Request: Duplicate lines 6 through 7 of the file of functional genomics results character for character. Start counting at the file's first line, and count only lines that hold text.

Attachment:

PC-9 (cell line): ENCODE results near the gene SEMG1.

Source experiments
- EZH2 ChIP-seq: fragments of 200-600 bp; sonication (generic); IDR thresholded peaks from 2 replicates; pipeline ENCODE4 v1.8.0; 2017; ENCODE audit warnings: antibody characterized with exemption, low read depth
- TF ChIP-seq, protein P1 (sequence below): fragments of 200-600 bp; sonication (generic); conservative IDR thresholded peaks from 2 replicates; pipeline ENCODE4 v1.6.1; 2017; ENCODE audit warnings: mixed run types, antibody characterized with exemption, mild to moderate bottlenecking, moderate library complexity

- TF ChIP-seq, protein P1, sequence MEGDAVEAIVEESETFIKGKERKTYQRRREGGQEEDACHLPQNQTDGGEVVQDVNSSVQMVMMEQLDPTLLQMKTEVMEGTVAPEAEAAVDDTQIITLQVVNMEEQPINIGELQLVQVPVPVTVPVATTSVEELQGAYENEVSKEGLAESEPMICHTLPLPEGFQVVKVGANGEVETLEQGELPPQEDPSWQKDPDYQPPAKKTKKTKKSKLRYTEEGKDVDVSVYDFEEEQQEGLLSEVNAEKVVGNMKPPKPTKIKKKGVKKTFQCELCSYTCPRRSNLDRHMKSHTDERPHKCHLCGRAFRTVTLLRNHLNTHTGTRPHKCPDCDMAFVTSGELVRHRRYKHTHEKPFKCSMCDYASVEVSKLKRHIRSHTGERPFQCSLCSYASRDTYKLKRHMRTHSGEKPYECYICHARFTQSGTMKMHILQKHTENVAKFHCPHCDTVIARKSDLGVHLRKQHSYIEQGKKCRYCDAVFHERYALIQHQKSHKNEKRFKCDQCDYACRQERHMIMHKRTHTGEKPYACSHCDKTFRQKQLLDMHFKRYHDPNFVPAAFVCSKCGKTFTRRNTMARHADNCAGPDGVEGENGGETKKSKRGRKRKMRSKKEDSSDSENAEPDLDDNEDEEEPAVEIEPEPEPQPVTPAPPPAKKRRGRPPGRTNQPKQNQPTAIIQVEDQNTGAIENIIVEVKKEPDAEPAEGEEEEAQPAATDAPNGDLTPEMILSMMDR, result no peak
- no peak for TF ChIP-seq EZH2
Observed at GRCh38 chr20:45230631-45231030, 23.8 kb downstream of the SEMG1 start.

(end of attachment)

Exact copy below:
- no peak for TF ChIP-seq EZH2
Observed at GRCh38 chr20:45230631-45231030, 23.8 kb downstream of the SEMG1 start.